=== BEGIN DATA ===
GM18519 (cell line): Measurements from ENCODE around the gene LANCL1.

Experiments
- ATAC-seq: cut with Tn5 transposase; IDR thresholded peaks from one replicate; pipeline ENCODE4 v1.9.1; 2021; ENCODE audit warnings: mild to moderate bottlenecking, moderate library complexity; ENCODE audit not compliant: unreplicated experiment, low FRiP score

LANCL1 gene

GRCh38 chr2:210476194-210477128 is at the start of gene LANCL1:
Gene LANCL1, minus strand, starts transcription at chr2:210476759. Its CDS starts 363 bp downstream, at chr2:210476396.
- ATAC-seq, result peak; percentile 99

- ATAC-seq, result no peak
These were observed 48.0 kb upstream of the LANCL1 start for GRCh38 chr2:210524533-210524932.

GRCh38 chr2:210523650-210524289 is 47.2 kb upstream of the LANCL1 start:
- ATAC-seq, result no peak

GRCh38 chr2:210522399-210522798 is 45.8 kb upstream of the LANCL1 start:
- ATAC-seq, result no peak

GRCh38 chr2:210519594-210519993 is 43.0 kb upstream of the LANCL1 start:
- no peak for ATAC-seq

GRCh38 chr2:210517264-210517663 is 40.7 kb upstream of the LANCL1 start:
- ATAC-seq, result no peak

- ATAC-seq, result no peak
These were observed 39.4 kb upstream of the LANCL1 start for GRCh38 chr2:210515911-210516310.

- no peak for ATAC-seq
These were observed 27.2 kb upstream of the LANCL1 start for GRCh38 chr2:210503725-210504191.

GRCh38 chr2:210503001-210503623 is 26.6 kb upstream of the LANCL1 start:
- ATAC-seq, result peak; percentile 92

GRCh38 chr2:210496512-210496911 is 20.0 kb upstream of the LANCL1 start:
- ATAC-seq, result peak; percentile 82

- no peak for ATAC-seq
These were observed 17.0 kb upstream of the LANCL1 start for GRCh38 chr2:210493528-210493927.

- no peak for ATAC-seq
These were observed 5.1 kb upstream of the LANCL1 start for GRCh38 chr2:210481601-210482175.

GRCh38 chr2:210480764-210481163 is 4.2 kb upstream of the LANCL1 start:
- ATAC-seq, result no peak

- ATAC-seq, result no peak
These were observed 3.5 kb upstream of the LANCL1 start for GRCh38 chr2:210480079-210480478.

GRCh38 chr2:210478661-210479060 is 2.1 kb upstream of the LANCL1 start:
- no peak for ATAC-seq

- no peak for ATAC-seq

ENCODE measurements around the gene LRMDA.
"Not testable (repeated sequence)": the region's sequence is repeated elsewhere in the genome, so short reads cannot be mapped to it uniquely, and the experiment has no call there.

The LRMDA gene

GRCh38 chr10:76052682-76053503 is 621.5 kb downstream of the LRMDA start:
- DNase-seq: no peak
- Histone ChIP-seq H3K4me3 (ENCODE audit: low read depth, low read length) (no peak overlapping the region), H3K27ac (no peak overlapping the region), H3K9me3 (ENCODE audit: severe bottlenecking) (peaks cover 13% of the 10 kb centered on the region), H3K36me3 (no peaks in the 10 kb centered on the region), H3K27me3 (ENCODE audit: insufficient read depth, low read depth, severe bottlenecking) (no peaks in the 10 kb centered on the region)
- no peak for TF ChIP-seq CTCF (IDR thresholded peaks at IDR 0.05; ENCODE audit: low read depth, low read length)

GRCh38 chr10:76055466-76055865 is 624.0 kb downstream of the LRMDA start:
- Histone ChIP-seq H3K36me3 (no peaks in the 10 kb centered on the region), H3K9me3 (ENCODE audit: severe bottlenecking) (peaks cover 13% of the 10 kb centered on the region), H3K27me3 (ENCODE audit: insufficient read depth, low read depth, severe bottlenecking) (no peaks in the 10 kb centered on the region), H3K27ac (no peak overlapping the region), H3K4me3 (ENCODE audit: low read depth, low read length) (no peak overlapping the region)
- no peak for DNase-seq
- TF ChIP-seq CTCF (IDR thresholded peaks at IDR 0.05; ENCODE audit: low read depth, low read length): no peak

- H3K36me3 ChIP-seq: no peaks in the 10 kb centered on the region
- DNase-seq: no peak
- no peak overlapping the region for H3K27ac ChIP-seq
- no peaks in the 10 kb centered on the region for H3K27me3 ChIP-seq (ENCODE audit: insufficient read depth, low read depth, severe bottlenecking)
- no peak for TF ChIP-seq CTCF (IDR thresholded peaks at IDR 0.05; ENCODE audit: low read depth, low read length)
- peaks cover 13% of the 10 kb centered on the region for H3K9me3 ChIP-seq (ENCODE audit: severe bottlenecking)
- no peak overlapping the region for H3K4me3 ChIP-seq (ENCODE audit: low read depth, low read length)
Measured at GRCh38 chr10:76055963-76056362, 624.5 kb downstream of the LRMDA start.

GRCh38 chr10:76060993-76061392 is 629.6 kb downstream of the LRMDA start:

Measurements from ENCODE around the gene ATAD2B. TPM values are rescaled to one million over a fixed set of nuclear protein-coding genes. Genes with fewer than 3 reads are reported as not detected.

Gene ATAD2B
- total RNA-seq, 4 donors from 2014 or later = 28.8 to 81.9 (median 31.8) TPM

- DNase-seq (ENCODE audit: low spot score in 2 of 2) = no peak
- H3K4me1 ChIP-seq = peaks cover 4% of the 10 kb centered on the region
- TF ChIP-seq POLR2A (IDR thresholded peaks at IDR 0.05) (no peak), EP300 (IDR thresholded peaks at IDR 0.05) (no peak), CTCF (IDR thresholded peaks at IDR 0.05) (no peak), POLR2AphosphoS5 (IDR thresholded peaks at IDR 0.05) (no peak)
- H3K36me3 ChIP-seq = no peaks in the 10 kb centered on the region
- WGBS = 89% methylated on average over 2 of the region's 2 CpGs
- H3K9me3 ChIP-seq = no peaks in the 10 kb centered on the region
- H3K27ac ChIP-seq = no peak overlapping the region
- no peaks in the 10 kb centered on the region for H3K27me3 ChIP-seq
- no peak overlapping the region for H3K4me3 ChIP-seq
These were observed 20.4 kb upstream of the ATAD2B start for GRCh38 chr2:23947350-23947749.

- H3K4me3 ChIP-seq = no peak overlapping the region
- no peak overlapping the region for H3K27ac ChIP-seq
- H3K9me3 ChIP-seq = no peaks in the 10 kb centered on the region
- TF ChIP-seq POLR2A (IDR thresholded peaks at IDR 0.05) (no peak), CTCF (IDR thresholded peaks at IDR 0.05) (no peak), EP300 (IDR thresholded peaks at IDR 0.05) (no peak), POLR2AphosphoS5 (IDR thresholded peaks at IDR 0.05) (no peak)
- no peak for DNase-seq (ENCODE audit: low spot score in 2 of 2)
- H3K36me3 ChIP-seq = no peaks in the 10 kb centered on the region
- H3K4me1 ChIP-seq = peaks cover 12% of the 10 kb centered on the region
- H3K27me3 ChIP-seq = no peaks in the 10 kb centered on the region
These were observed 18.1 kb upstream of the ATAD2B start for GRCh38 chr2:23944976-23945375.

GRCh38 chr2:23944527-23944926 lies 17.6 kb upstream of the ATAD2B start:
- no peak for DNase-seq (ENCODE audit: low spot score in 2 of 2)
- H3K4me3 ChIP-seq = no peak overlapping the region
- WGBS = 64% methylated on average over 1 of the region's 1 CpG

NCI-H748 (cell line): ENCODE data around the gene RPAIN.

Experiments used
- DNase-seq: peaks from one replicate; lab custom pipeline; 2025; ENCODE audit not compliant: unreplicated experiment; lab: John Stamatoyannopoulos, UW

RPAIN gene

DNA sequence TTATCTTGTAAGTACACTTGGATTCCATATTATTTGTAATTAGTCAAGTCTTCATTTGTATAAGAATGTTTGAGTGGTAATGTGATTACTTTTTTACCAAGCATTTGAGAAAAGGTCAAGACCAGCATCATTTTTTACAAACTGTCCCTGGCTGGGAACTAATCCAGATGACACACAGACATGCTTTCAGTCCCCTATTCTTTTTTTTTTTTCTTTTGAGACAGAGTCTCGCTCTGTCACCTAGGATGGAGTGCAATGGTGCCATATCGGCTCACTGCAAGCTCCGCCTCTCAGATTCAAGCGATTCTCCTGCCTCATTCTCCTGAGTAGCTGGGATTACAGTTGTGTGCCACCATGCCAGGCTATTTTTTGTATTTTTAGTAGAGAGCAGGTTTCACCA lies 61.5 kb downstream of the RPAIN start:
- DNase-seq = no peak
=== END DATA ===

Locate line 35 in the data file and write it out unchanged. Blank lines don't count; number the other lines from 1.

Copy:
- no peak for ATAC-seq